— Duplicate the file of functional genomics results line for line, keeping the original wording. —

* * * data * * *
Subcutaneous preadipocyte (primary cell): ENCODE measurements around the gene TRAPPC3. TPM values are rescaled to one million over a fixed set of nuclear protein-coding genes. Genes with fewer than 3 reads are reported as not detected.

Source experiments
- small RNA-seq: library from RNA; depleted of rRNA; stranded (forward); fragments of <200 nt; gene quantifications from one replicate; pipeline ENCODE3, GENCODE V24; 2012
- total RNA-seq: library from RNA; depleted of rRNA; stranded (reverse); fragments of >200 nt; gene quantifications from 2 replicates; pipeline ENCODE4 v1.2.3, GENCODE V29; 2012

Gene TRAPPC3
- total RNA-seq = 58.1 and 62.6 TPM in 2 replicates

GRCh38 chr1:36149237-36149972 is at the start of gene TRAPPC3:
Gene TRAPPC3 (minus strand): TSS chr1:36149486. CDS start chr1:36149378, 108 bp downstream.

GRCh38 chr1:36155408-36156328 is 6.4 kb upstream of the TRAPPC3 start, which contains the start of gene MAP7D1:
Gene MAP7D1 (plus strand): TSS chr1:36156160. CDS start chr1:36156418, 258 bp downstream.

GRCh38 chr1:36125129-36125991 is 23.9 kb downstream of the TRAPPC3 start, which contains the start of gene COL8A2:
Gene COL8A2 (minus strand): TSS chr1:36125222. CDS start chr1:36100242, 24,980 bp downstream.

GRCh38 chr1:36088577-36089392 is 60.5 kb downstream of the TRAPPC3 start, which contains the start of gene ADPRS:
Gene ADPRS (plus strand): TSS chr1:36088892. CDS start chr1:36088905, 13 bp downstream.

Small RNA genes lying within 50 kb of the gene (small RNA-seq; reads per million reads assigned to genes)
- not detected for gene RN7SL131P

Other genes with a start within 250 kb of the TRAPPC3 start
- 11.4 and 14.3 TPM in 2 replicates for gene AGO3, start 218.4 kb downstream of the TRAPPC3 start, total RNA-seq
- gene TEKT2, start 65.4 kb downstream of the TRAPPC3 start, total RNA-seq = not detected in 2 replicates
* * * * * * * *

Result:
Subcutaneous preadipocyte (primary cell): ENCODE measurements around the gene TRAPPC3. TPM values are rescaled to one million over a fixed set of nuclear protein-coding genes. Genes with fewer than 3 reads are reported as not detected.

Source experiments
- small RNA-seq: library from RNA; depleted of rRNA; stranded (forward); fragments of <200 nt; gene quantifications from one replicate; pipeline ENCODE3, GENCODE V24; 2012
- total RNA-seq: library from RNA; depleted of rRNA; stranded (reverse); fragments of >200 nt; gene quantifications from 2 replicates; pipeline ENCODE4 v1.2.3, GENCODE V29; 2012

Gene TRAPPC3
- total RNA-seq = 58.1 and 62.6 TPM in 2 replicates

GRCh38 chr1:36149237-36149972 is at the start of gene TRAPPC3:
Gene TRAPPC3 (minus strand): TSS chr1:36149486. CDS start chr1:36149378, 108 bp downstream.

GRCh38 chr1:36155408-36156328 is 6.4 kb upstream of the TRAPPC3 start, which contains the start of gene MAP7D1:
Gene MAP7D1 (plus strand): TSS chr1:36156160. CDS start chr1:36156418, 258 bp downstream.

GRCh38 chr1:36125129-36125991 is 23.9 kb downstream of the TRAPPC3 start, which contains the start of gene COL8A2:
Gene COL8A2 (minus strand): TSS chr1:36125222. CDS start chr1:36100242, 24,980 bp downstream.

GRCh38 chr1:36088577-36089392 is 60.5 kb downstream of the TRAPPC3 start, which contains the start of gene ADPRS:
Gene ADPRS (plus strand): TSS chr1:36088892. CDS start chr1:36088905, 13 bp downstream.

Small RNA genes lying within 50 kb of the gene (small RNA-seq; reads per million reads assigned to genes)
- not detected for gene RN7SL131P

Other genes with a start within 250 kb of the TRAPPC3 start
- 11.4 and 14.3 TPM in 2 replicates for gene AGO3, start 218.4 kb downstream of the TRAPPC3 start, total RNA-seq
- gene TEKT2, start 65.4 kb downstream of the TRAPPC3 start, total RNA-seq = not detected in 2 replicates